The mayor of Barcelona, Xavier Trias, has said that today he will start "bilateral and exclusive" talks with the right-wing opposition party Partido Popular regarding municipal budgets (read article in Castilian here, La Vanguardia). With this move, Trias is hoping to finalise the council's 2012 budget and fiscal regulations. In turn, the leader of the PP in the Barcelona council, Alberto Fernández Díaz, said that it was possible that the first agreements would be reached this week. Speaking yesterday, Trias said that it was a matter of a "serious negotiation" during which all the relevant issues will be debated in a careful way. The mayor expressed his interest in seeing the talks bear fruit in the shortest possible time and reflected in an agreement regarding the accounts of Barcelona "because the city can't go any longer without a budget," according to a press release issued yesterday by the Ayuntamiento.
With rumours swirling that ETA will shortly announce that it will permanently lay down its arms, a story that has been published in today's Guardian newspaper, a Basque country peace conference is kicking off in San Sebastian today albeit without the Spanish government taking part (read article in Castilian here, El Periódico). The meeting will start at 2pm in the Casa de la Paz (House of Peace) and for three hours the issue will be discussed by such luminaries as Kofi Annan, Bertie Ahern, Gerry Adams, Jonathan Powell, Pierre Joxe and Gro Harlem Bruntland. The initiative has received the support of Basque nationalist and independence organisations, but saw initial reticence on the part of the Spanish Socialists (PSOE)—although the government won't be involved, there will be representatives from the Basque section of the Socialist party, the PSE, with its president Jesús Eguiguren and the mayor of Ermua Carlos Totorika participating—while some other parties have rejected the gathering, including the Partido Popular and Unión Progreso y Democrácia.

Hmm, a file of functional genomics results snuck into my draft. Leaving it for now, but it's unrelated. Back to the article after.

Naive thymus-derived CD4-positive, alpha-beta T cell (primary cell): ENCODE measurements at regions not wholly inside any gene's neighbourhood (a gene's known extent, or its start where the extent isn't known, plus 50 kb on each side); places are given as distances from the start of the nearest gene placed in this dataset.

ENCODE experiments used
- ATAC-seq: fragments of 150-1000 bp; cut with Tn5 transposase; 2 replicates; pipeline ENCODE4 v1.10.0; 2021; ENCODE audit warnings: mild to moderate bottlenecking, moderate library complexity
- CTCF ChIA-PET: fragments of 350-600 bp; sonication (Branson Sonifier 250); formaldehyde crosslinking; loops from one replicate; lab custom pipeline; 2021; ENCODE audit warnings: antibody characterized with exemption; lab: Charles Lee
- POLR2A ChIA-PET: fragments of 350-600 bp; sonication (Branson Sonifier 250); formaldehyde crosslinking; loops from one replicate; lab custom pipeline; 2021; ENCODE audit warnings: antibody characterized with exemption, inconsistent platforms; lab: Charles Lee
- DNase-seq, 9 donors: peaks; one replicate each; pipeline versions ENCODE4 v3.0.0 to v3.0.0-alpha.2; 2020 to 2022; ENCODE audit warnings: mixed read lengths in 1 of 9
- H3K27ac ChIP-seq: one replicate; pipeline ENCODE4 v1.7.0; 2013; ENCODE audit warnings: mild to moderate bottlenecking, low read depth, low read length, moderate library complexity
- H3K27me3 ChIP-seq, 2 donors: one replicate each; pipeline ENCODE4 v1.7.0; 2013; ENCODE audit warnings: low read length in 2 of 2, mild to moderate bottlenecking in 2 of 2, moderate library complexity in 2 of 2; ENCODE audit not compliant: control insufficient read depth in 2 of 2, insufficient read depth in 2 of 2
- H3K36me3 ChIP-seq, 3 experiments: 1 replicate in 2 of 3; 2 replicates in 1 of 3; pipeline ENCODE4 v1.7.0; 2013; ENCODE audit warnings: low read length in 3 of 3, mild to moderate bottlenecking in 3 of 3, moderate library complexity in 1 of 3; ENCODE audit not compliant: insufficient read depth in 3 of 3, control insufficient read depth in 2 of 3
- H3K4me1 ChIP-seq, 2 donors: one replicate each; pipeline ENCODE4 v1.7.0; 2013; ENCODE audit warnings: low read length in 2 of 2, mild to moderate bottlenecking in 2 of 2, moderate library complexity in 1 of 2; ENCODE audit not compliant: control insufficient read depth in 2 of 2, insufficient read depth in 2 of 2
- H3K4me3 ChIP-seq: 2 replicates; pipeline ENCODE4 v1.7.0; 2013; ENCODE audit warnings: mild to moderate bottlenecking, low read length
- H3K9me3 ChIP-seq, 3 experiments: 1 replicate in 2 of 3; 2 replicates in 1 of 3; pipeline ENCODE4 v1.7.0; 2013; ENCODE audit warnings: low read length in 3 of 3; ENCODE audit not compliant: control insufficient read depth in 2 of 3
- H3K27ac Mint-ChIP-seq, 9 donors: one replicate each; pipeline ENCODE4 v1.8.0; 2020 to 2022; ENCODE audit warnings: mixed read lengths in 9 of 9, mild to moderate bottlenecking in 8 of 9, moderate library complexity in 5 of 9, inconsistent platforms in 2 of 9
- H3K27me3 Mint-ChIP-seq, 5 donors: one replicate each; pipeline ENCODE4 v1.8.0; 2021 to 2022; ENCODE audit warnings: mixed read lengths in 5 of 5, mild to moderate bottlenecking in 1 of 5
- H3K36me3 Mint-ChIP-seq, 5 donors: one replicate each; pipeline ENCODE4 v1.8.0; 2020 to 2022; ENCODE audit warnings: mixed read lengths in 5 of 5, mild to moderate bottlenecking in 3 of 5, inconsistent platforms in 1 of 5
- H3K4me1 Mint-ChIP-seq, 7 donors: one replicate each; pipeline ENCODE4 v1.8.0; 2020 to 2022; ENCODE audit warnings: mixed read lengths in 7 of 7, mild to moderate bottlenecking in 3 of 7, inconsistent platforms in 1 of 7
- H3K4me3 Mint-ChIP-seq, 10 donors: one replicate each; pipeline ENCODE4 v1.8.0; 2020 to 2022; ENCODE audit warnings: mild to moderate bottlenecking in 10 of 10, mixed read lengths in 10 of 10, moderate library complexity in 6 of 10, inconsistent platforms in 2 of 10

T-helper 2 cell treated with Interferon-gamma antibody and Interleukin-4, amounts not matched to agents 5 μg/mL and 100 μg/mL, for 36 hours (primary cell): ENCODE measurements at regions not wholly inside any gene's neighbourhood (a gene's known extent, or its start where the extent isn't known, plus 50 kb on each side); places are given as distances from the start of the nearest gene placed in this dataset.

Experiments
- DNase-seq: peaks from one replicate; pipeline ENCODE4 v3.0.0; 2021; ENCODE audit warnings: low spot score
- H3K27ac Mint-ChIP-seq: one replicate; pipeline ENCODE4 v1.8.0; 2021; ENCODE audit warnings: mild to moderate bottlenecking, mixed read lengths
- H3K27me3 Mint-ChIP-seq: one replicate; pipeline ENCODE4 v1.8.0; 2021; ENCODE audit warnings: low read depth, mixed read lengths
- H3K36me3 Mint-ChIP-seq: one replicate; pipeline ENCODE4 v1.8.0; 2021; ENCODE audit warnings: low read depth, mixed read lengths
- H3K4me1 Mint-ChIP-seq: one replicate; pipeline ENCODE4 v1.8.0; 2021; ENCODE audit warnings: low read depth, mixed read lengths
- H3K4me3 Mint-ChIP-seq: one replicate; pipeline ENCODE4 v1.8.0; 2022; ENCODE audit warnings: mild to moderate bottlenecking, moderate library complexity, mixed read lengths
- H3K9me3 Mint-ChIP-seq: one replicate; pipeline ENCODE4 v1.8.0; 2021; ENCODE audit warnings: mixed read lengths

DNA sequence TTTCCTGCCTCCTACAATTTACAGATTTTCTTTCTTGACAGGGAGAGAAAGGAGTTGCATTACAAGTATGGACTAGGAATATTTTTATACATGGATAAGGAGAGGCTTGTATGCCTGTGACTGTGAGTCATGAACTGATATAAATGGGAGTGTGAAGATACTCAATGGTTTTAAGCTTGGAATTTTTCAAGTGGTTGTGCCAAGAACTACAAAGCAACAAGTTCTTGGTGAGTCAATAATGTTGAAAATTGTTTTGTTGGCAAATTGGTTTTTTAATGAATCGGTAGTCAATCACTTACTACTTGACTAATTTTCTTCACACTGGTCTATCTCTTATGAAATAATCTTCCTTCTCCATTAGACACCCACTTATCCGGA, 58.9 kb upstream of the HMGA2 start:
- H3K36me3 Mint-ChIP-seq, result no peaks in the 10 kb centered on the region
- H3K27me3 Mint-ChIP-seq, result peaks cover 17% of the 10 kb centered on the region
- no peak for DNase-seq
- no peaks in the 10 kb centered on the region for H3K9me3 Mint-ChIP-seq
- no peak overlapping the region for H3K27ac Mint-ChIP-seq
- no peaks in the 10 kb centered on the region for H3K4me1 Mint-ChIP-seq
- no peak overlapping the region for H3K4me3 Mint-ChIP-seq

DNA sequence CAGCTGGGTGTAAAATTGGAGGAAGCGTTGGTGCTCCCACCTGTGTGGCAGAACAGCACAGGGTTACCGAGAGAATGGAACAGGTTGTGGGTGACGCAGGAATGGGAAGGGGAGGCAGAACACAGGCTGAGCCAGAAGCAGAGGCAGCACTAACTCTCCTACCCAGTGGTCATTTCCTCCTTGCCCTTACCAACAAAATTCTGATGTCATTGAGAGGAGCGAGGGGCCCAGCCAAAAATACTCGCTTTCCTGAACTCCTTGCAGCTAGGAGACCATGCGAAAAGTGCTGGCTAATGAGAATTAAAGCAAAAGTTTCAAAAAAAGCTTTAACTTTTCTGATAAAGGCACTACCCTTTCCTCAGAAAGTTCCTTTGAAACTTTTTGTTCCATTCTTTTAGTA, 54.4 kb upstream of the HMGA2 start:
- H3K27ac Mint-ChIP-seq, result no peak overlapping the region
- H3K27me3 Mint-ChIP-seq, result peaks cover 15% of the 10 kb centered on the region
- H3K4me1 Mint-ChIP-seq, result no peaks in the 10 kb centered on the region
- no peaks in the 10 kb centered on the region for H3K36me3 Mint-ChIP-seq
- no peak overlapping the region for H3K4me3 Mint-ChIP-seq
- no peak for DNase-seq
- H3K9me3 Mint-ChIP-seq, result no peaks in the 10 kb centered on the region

The indignation of Catalans with political parties has long roots and will last for a while to come, according to a new survey by the Centre d'Estudis d'Opinió (read article in Catalan here, El Punt-Avui). While Catalans are increasingly interested in politics, at the same time they are increasingly critical towards current politicians. The level of dissatisfaction with the democratic system is, according to a five-year analysis of the 'barometer' of the Centre d'Estudis d'Opinió, at historic levels. The demonstration that took place last Saturday by 'indignats' represents, amongst other things, another serious warning from the street for both government and parties. According to the economist Arcadi Oliveres, one of the intellectual reference points of the 15-M movement, "People aren't interested in party politics, but they are in politics", which means problems of freedom, unemployment and housing.